Nobody wins in a landslide

ScienceDaily | 11/6/2018 | Staff
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People who live in the Basin and Range of Nevada are accustomed to earthquakes, flash floods and wildfires. But UC professor Daniel Sturmer said this part of the United States has generated numerous, large landslides as well. This landslide-prone region includes parts of California, Utah and Arizona.

"Certainly, in the Basin and Range, it's a hazard that is vastly underestimated," he said.

Landslides - Attention - Disasters - Areas - Sturmer

Landslides get far less attention than other natural disasters because they typically occur in less populous areas, Sturmer said. But they can be devastating.

A landslide in Vajont, Italy, in 1963 killed more than 2,000 people after the face of a mountain crashed into a lake, creating a tsunami that scientists said had the force of nuclear bomb.

Sturmer - Assistant - Professor - Geology - UC

Sturmer, an assistant professor of geology in UC's McMicken College of Arts and Sciences, is working with the Nevada Bureau of Mines and Geology to add specific details on landslides to the state's map of known hazards. The interactive map includes areas prone to wildfires, flash-flood zones and earthquake fault lines.

"These failures frequently occur in El Niño years when you have a lot of rain. Fires exacerbate the problem because you don't have vegetative roots holding the soil in place. And then you get heavy rains," he said.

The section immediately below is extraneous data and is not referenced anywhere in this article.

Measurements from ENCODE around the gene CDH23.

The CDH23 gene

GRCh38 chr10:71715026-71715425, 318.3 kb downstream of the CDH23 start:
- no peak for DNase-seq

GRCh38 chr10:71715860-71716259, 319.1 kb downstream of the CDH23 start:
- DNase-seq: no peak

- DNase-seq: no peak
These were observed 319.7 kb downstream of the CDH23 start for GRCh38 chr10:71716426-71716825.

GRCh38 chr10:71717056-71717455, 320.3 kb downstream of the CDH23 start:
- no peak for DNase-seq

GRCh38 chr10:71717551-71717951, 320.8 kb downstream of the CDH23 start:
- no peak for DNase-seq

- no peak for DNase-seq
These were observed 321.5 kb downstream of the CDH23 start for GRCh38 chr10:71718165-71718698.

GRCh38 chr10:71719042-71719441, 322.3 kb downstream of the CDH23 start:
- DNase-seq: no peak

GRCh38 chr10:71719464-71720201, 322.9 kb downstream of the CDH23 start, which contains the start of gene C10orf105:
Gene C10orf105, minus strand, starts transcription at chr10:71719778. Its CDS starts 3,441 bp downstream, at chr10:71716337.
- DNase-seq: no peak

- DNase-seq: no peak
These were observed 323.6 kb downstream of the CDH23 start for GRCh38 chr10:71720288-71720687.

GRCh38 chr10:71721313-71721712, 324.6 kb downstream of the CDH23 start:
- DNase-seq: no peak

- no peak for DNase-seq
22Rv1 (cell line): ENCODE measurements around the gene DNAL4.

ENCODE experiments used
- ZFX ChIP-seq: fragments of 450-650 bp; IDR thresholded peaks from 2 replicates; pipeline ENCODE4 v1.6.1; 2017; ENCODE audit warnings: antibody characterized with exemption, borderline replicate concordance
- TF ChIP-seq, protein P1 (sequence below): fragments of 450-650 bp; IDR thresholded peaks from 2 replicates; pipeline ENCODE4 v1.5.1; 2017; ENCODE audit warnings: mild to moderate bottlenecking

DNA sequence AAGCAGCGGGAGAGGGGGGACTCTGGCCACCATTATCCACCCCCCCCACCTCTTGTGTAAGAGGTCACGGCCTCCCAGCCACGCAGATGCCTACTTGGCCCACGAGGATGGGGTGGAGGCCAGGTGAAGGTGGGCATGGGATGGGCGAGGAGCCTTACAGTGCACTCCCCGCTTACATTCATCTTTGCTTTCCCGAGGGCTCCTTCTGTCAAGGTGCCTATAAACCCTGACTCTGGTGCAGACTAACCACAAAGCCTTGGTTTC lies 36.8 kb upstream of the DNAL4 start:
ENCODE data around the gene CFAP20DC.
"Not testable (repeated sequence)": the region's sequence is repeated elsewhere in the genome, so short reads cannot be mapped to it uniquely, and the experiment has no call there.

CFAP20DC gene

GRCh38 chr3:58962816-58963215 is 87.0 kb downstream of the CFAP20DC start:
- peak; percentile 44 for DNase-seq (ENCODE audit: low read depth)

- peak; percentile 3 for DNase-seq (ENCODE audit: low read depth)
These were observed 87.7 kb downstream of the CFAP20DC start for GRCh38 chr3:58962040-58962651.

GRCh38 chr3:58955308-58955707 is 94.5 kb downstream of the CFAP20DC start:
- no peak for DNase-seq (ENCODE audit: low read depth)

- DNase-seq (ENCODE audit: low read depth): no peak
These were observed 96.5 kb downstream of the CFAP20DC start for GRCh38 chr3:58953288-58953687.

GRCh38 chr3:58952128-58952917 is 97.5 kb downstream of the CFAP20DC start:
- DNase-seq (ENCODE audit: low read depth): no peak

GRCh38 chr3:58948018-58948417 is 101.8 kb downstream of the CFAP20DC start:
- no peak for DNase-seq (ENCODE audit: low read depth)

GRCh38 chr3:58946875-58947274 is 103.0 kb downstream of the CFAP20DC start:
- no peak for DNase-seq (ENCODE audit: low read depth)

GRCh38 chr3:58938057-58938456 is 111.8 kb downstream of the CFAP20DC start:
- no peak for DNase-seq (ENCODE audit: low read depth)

Sturmer - Project - Geological - Society - America

Sturmer presented the project to the Geological Society of America conference in Indianapolis in November.

The U.S. Geological Survey (USGS) oversees a national landslide hazards program to reduce long-term losses from landslides and to understand what causes them. Landslides are responsible for as much as $3.5 billion in damage each year in the United States, according to the USGS. Rockfalls kill dozens of people every year, according to the agency.

Landslides - Imagination - Phrase - Landslide - Use

Landslides are never far from the popular imagination. The phrase "won by a landslide" has been in use in connection with elections since at least the 1840s.

In his 1880...
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